The International Eye Foundation Resources
Frequently Asked Questions
Most people wonder how we're funded, if they can volunteer to help, and if we offer services that can treat blindness in the United States. Answers to these questions and more can be found here. If you haven't found the answers you're looking for, we'd be delighted to hear from you! [ IEF Resources ]
How much does IEF spend on its programs?
The IEF prides itself on the effective use of our financial resources. In the most recent fiscal year (FY 2005), IEF spent 88% of our total budget on global programs to help people see. This includes cash expenditures on programs, as well as donated medicines and medical supplies which were distributed for use.
From what sources does the IEF receive its income?
The IEF receives its funding from diverse sources, including:
- Public support through an active mail program
- Annual Fund drive
- Workplace campaigns, such as United Way and the Combined Federal Campaign, administered through International Service Agencies
- Corporate and foundation grants
- Program grants from the United States Agency for International Development (USAID)
- IEF's Annual Eye Ball®, a charity gala held each year in Washington, D.C.
- Annual Wine Tasting event
- Membership income from the Society of Eye Surgeons (SES)
- Optometric providers through our Pickle Jar program
Does IEF use volunteers for its programs?
IEF often uses local volunteers from the communities where our programs are conducted. Community health workers, village leaders, community members, and school teachers receive training in primary eye care and disease prevention to support and supplement the work of our staff. Local activities for volunteers include:
- Basic vision screening
- Dispensing Mectizan® tablets for onchocerciasis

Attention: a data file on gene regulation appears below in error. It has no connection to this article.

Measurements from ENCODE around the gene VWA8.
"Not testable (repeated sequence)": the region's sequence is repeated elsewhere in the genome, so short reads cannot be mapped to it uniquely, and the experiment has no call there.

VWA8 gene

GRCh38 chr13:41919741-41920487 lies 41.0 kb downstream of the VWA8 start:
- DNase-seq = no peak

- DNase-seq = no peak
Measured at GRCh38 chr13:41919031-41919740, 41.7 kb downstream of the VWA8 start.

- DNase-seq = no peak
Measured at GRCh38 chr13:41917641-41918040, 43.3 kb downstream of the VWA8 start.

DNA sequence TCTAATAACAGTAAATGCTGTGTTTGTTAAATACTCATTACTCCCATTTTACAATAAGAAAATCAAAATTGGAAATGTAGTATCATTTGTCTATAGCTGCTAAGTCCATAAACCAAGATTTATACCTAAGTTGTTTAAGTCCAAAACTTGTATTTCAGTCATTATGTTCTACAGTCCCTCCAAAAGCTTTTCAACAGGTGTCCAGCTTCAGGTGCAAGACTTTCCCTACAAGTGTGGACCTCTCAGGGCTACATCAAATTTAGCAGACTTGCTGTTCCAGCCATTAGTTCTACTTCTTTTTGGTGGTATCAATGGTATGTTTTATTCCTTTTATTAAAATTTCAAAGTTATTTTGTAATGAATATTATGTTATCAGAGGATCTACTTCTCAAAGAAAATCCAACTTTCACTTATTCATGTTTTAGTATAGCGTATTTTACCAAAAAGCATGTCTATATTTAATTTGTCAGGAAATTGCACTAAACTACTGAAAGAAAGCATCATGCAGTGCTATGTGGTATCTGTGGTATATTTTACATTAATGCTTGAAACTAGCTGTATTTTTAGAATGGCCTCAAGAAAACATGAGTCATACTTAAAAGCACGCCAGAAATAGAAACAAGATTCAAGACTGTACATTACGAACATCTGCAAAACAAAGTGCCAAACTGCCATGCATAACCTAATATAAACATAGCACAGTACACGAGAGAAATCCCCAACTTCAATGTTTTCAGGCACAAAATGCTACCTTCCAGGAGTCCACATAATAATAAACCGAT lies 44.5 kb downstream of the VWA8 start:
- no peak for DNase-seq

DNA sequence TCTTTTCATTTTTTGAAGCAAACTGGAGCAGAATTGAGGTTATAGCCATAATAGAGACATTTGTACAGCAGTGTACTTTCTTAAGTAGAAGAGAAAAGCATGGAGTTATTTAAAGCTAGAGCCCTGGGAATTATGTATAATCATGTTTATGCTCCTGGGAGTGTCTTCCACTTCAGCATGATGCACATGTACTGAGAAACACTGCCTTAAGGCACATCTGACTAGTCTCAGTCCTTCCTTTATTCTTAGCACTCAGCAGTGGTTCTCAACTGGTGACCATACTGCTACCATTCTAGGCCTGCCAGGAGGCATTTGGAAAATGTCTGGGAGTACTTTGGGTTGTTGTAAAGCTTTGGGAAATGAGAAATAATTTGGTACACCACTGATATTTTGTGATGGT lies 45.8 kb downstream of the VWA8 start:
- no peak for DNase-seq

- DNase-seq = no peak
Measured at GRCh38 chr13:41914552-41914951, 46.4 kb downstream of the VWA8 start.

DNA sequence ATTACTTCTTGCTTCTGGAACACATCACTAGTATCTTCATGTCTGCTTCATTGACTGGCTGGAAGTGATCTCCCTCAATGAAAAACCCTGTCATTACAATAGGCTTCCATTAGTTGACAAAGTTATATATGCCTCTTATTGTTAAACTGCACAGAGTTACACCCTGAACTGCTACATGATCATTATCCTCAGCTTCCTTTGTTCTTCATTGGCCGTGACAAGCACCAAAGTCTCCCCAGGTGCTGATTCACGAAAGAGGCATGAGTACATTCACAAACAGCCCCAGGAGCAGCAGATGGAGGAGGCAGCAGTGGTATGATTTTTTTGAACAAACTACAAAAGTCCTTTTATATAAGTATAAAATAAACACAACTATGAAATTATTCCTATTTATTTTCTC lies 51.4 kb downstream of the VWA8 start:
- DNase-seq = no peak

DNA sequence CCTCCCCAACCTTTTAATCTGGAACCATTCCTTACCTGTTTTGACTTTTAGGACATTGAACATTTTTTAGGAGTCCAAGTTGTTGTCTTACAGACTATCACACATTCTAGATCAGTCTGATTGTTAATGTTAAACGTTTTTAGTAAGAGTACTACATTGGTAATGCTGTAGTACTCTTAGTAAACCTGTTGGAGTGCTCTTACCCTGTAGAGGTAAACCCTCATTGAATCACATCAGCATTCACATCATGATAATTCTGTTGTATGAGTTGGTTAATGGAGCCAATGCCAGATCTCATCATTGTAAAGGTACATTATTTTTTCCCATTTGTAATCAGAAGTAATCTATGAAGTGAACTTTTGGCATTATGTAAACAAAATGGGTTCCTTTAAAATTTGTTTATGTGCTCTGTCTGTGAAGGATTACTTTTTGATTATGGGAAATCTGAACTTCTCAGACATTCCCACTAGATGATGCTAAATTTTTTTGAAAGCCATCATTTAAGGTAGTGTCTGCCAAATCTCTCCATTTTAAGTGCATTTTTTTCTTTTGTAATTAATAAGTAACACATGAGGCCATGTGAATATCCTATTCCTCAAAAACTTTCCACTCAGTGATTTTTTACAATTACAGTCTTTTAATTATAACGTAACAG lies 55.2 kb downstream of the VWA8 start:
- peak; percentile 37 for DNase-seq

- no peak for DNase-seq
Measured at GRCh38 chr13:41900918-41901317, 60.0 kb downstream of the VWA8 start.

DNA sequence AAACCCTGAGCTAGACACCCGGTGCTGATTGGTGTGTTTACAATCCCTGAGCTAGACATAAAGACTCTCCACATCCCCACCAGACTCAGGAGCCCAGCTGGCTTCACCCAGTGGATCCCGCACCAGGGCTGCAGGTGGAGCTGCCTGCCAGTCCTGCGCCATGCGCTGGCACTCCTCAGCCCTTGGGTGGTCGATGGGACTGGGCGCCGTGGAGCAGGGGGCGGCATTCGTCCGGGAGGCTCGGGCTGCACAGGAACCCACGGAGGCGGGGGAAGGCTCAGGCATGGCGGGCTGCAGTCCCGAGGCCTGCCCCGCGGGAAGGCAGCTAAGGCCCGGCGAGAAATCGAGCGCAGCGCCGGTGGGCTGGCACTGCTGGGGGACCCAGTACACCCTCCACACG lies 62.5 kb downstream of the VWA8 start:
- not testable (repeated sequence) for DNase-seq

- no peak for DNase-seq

- Dispensing vitamin A capsules for children
- Basic nutrition education
- HIV/AIDS prevention education
Due to the nature of IEF's programs, we do not use short-term volunteers. We employ local ophthalmologists, nurses, physicians, and public health specialists within the countries where we work. IEF's Society of Eye Surgeons and partners help when there is a specific need for a sub-specialist ophthalmologist, epidemiologist, or public health expert.
For volunteer opportunities, visit the American Academy of Ophthalmology's Volunteer Registry online.
Can the IEF help pay for my father to get a cataract operation?
IEF programs do not provide financial assistance to individuals. Our programs focus on strengthening and increasing available eye care services in the countries where we are working.
Where can I get information on a clinical study?
The National Eye Institute (NEI), a component of the National Institutes of Health, U.S. Department of Health and Human Services, based in Bethesda, Maryland, maintains an extensive list of useful resources. These include:
- Organizations which may offer financial assistance · Information on specific eye diseases such as cataract, macular degeneration, glaucoma, etc.
- Disease specific organizations
- Selected national eye health-related organizations, with contact information and brief descriptions of resources and programs
- Information about new and on-going clinical trials related to blinding eye diseases
The IEF's blindness prevention and sight saving programs are funded by governmental, foundation, and corporate contributors, as well as individuals like you who generously donate online. Our website showcases our successes and our breadth of services to the developing world. Feel free to contact us with specific questions or requests. [ IEF's Partners ]